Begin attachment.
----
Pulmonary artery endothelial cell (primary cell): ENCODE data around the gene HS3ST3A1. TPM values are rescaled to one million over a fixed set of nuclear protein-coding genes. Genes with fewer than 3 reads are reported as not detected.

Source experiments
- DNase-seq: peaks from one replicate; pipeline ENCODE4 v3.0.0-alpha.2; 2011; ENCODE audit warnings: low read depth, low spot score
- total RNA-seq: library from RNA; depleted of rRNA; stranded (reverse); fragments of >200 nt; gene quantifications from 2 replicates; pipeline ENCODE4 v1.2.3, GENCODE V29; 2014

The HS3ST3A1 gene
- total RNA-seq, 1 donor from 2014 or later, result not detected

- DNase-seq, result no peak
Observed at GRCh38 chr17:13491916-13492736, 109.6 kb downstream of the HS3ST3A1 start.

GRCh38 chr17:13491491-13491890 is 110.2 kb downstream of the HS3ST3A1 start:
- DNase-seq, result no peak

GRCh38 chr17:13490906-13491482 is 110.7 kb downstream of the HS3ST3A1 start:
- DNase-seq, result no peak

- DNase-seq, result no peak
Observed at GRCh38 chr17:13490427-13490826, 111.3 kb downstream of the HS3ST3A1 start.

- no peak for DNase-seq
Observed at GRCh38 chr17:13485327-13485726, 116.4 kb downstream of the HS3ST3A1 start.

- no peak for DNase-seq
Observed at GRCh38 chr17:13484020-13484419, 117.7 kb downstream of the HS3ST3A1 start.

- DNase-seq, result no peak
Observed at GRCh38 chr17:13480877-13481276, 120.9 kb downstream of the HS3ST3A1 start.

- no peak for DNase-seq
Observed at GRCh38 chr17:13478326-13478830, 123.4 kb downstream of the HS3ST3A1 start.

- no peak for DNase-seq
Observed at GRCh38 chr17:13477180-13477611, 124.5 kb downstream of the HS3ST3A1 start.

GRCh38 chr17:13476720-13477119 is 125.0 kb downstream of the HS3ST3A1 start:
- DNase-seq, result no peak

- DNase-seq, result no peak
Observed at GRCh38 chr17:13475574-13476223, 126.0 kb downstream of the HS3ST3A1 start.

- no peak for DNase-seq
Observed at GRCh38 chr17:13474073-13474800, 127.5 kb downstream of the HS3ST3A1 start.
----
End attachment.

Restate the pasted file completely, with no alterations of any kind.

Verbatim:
Pulmonary artery endothelial cell (primary cell): ENCODE data around the gene HS3ST3A1. TPM values are rescaled to one million over a fixed set of nuclear protein-coding genes. Genes with fewer than 3 reads are reported as not detected.

Source experiments
- DNase-seq: peaks from one replicate; pipeline ENCODE4 v3.0.0-alpha.2; 2011; ENCODE audit warnings: low read depth, low spot score
- total RNA-seq: library from RNA; depleted of rRNA; stranded (reverse); fragments of >200 nt; gene quantifications from 2 replicates; pipeline ENCODE4 v1.2.3, GENCODE V29; 2014

The HS3ST3A1 gene
- total RNA-seq, 1 donor from 2014 or later, result not detected

- DNase-seq, result no peak
Observed at GRCh38 chr17:13491916-13492736, 109.6 kb downstream of the HS3ST3A1 start.

GRCh38 chr17:13491491-13491890 is 110.2 kb downstream of the HS3ST3A1 start:
- DNase-seq, result no peak

GRCh38 chr17:13490906-13491482 is 110.7 kb downstream of the HS3ST3A1 start:
- DNase-seq, result no peak

- DNase-seq, result no peak
Observed at GRCh38 chr17:13490427-13490826, 111.3 kb downstream of the HS3ST3A1 start.

- no peak for DNase-seq
Observed at GRCh38 chr17:13485327-13485726, 116.4 kb downstream of the HS3ST3A1 start.

- no peak for DNase-seq
Observed at GRCh38 chr17:13484020-13484419, 117.7 kb downstream of the HS3ST3A1 start.

- DNase-seq, result no peak
Observed at GRCh38 chr17:13480877-13481276, 120.9 kb downstream of the HS3ST3A1 start.

- no peak for DNase-seq
Observed at GRCh38 chr17:13478326-13478830, 123.4 kb downstream of the HS3ST3A1 start.

- no peak for DNase-seq
Observed at GRCh38 chr17:13477180-13477611, 124.5 kb downstream of the HS3ST3A1 start.

GRCh38 chr17:13476720-13477119 is 125.0 kb downstream of the HS3ST3A1 start:
- DNase-seq, result no peak

- DNase-seq, result no peak
Observed at GRCh38 chr17:13475574-13476223, 126.0 kb downstream of the HS3ST3A1 start.

- no peak for DNase-seq
Observed at GRCh38 chr17:13474073-13474800, 127.5 kb downstream of the HS3ST3A1 start.